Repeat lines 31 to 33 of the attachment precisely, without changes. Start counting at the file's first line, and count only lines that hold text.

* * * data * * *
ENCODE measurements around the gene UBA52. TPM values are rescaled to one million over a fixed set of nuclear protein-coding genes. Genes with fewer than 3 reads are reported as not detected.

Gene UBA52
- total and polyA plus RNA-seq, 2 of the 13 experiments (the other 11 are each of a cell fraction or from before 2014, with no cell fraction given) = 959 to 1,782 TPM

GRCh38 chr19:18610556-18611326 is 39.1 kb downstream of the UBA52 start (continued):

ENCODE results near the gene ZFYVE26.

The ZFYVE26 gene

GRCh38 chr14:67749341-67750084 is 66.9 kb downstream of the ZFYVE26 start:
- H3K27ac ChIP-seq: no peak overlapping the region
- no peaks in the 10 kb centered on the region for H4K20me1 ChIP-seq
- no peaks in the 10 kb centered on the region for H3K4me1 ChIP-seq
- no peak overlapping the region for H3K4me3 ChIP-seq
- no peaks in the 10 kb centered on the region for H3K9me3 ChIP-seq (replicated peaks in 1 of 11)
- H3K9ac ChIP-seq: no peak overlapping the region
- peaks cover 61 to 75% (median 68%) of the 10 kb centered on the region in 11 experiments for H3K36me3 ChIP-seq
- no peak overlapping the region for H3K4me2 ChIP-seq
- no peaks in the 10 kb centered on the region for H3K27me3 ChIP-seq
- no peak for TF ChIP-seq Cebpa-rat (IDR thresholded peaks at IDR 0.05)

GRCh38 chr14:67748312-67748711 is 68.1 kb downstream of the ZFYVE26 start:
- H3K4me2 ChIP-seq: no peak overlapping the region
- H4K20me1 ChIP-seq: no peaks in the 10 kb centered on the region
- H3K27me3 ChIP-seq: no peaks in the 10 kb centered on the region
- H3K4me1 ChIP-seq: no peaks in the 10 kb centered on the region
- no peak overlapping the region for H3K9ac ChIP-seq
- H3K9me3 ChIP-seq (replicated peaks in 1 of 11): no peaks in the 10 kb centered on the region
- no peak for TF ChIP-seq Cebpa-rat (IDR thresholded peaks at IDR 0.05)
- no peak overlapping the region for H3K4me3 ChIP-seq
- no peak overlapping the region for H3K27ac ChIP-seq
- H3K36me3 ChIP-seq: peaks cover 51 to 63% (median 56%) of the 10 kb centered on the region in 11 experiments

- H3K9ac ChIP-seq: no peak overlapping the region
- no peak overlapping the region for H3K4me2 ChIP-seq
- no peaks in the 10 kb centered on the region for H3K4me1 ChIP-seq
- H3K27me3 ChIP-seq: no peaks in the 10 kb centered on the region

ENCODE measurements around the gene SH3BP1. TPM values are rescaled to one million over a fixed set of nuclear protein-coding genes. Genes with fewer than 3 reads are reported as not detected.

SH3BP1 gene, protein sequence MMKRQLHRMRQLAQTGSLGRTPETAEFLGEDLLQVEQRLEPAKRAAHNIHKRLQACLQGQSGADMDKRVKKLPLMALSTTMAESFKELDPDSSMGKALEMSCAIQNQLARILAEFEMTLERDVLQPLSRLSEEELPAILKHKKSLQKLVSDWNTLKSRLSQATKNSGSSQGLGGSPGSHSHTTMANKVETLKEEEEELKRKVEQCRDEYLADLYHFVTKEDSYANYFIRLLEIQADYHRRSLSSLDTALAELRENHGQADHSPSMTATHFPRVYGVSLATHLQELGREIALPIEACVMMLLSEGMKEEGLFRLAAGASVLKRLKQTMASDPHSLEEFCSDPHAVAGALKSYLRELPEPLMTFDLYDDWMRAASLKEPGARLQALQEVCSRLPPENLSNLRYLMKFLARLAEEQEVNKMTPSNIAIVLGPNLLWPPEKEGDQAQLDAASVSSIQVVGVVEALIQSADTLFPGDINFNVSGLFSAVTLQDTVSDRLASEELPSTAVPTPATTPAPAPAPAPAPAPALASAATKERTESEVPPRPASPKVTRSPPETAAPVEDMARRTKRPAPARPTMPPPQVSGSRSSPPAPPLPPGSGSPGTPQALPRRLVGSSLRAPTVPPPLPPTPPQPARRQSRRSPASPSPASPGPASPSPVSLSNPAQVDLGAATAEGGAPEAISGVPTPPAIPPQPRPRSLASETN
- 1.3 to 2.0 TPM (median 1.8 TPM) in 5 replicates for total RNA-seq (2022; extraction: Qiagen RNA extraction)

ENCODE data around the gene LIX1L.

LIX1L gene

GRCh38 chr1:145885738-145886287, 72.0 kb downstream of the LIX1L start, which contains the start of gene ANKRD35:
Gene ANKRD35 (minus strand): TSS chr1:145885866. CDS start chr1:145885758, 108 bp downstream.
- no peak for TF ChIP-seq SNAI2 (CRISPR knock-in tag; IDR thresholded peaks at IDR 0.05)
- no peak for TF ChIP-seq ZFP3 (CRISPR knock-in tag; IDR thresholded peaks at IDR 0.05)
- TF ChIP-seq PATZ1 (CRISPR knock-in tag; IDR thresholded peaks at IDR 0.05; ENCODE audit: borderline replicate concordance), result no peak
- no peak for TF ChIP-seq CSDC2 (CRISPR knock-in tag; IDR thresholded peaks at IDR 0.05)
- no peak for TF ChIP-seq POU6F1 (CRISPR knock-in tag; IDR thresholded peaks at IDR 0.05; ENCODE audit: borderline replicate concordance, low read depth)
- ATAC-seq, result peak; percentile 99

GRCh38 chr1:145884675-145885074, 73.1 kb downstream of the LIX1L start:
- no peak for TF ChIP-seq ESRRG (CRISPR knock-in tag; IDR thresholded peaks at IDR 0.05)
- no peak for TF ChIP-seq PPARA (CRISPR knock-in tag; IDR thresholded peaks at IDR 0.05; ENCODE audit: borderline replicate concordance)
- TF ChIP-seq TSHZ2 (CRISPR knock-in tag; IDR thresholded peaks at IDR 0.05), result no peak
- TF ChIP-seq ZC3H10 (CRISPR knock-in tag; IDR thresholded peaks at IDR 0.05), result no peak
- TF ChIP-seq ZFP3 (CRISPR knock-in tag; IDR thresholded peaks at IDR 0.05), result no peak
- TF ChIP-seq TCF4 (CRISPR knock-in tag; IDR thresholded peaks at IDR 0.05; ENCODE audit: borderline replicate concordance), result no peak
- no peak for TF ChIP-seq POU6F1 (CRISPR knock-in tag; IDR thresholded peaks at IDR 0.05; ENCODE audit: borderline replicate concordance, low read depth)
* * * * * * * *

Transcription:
- no peaks in the 10 kb centered on the region for H3K4me1 ChIP-seq
- H3K27me3 ChIP-seq: no peaks in the 10 kb centered on the region

ENCODE measurements around the gene SH3BP1. TPM values are rescaled to one million over a fixed set of nuclear protein-coding genes. Genes with fewer than 3 reads are reported as not detected.